Coronavirus: Why Singapore has to apply another set of 'brakes'

Taped spots at a foodcourt indicating where customers should stand to distance themselves from one another while queueing.
The lunchtime crowd at Amoy Street Food Centre yesterday, where alternate seats were crossed out to encourage people to observe social distancing. The stricter safe distancing measures announced on Tuesday include the cancellation or deferment of all mass gatherings for at least the next one month. ST PHOTO: ALPHONSUS CHERN
Social distancing markers outside Tangs department store in Orchard Road. Malls can stay open but have to abide by stricter precautions. Diners observing social distancing at a fast-food restaurant at Junction 8 mall yesterday. The lunchtime crowd at
Taped spots at a foodcourt indicating where customers should stand to distance themselves from one another while queueing. PHOTO: REUTERS
Social distancing markers outside Tangs department store in Orchard Road. Malls can stay open but have to abide by stricter precautions. Diners observing social distancing at a fast-food restaurant at Junction 8 mall yesterday. The lunchtime crowd at
Social distancing markers outside Tangs department store in Orchard Road. Malls can stay open but have to abide by stricter precautions. PHOTO: BLOOMBERG
Social distancing markers outside Tangs department store in Orchard Road. Malls can stay open but have to abide by stricter precautions. Diners observing social distancing at a fast-food restaurant at Junction 8 mall yesterday. The lunchtime crowd at
Diners observing social distancing at a fast-food restaurant at Junction 8 mall yesterday.ST PHOTO: JASON QUAH

Stricter measures introduced as some were still gathering in large groups: Lawrence Wong

Singapore had introduced its latest set of measures to increase social distancing because there were still accounts of people going to nightspots and gathering together in large groups, said National Development Minister Lawrence Wong.

Such behaviour is the reason the Government has had to apply another set of "brakes", which will kick in at 11.59pm today, to limit gatherings outside of work and school to fewer than 10 people, he told the House yesterday.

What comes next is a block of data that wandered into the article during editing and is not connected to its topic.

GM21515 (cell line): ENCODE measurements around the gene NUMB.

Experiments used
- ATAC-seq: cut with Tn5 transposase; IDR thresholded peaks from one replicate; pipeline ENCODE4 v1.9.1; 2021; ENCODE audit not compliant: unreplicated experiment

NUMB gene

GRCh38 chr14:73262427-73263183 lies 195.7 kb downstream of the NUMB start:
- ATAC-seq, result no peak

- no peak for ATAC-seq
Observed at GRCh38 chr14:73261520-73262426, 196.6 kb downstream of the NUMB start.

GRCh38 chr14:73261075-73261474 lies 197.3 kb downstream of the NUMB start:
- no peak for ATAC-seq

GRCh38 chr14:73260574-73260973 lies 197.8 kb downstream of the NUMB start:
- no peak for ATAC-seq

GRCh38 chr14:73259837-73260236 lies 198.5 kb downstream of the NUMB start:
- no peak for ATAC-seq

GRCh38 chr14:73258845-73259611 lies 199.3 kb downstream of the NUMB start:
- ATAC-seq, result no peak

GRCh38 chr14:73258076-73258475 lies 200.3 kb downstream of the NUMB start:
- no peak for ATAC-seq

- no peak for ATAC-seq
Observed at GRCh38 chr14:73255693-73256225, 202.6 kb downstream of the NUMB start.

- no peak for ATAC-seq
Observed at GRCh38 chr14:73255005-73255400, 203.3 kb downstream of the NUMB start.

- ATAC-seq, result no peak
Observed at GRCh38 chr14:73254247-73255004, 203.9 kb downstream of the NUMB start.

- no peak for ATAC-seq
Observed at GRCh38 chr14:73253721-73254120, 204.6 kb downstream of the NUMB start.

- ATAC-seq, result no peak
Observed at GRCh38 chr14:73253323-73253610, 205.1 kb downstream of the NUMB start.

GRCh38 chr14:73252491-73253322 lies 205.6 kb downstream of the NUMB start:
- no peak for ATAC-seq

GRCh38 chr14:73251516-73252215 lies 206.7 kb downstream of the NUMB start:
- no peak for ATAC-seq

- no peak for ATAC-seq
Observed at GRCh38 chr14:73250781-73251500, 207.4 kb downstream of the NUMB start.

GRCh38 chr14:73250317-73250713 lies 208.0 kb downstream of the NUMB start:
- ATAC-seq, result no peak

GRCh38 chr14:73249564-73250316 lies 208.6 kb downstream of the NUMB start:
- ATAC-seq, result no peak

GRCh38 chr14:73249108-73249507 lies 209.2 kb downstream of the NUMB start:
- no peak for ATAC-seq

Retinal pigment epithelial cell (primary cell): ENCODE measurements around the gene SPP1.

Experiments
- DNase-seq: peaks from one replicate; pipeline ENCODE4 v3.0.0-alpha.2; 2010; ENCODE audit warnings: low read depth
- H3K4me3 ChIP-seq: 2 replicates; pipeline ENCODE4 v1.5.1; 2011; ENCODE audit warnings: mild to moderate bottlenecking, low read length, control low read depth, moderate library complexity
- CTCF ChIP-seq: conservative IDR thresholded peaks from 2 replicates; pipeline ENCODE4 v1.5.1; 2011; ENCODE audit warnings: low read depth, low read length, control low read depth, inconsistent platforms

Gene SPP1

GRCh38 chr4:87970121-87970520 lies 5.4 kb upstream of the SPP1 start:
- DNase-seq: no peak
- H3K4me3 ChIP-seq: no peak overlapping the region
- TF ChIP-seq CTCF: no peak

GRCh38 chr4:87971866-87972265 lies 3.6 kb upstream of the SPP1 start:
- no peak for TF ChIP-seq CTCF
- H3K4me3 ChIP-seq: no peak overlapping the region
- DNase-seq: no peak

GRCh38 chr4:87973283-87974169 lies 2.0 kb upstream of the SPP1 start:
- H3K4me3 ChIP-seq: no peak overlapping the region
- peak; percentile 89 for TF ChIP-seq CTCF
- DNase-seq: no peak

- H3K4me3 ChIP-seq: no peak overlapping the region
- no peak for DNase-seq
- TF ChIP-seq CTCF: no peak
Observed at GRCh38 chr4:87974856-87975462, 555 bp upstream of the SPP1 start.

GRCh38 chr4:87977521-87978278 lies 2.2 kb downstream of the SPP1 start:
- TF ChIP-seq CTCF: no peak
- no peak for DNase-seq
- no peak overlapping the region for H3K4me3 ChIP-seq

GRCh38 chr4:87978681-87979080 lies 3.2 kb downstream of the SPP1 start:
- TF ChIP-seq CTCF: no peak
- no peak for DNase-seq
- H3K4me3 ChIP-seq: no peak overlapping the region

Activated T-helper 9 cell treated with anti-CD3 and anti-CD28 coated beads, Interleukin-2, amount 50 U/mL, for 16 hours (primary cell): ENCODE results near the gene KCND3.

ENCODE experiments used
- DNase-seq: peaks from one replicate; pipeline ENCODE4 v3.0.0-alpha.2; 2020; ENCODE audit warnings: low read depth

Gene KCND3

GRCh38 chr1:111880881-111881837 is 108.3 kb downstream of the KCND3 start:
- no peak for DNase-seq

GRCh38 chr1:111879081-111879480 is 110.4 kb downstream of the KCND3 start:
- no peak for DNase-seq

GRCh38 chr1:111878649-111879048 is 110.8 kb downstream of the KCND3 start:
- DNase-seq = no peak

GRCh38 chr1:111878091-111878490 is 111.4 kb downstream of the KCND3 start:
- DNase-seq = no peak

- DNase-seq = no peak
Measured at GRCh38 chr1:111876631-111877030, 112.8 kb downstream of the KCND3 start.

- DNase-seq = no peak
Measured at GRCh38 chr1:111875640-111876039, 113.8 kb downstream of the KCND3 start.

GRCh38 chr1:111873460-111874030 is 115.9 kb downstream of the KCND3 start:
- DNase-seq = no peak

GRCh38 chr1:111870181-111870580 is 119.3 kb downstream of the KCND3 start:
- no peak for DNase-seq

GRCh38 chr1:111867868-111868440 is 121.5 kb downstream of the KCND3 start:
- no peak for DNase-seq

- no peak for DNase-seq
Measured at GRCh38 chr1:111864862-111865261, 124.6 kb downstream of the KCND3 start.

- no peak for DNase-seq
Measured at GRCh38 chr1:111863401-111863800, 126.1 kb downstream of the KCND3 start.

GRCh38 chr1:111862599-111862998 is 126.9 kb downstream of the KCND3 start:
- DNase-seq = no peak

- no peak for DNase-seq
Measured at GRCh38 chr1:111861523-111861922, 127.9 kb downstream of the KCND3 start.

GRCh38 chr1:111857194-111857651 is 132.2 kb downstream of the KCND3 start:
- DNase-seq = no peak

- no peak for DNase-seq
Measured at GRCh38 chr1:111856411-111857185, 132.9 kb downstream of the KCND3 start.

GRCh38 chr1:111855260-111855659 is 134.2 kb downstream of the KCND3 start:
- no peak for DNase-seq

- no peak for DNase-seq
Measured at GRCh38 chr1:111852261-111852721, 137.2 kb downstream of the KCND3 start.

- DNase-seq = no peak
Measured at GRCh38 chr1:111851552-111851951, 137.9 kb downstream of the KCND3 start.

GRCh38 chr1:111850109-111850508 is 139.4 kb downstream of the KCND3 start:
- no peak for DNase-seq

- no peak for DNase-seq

"We have to move faster - much faster," he said. "We still hear anecdotes of people going to discos, nightclubs and gathering in large groups. Our big worry is that these can become super-spreader events, spawning new clusters and potential runaway outbreaks."

The stricter safe distancing measures include the cancellation or deferment of all mass gatherings for at least the next one month, as that will add up to two virus incubation cycles.

All entertainment venues, such as bars and cinemas, and tuition centres will be closed until April 30. Similarly, all religious services will be suspended till the end of next month.

While malls, museums and attractions can stay open, they have to abide by such restrictions as keeping groups to fewer than 10 people and practising safe distancing.

"We recognise the inconvenience and disruption that these measures will bring to people's lives and to businesses, but we have no easy options," said Mr Wong. "That is the reality that all countries are facing in tackling the virus - the more we try to stop or slow down the virus, the steeper will be the damage on our economies.

"We have to do what is necessary from the public health point of view first - to save lives, slow down the virus, and thereafter do our best to manage the economic consequences," he added.

Mr Wong also reiterated his call for Singaporeans to defer all travel, noting that the Government has raised the travel advisory to the highest level. Those who still choose to go abroad have to pay full costs should they need treatment for Covid-19 when they return and, likewise, must foot the bill for their 14-day self-isolation at a hotel.

Underpinning these social distancing efforts is the need for all Singaporeans to take individual and social responsibility, as "the fight against the virus cannot be done by front-line agencies, front-line workers or government agencies alone", said Mr Wong.

He called on Singaporeans to uphold personal hygiene, see a doctor and rest if unwell, and to minimise non-essential activities and physical contact with others.

The Government has also not ruled out more drastic measures should the number of infected cases continues to rise, despite the current safeguards, he said. These would include the need to suspend schools and close workplaces.

"We will keep the measures under constant review," he said.

"If the situation worsens, we will apply extra brakes; if the situation improves, we may be able to ease off a little bit."

He added: "Not back to baseline, perhaps to a less stringent set of measures, because the pandemic will probably not be over for quite some time."

As he started to thank healthcare workers and the "many more unsung heroes" in industries such as cleaning, transport and essential services, Mr Wong began to tear up.

After a two-minute break - and thumps of encouragement from MPs in the House - a wet-eyed Mr Wong went on.

"Words are not sufficient to express our appreciation for so many Singaporeans going all out to fight the virus," he said. "And I just want to say a big thank you to everyone who is doing their part."

A version of this article appeared in the print edition of The Straits Times on March 26, 2020, with the headline 'Why Singapore has to apply another set of 'brakes''. Print Edition | Subscribe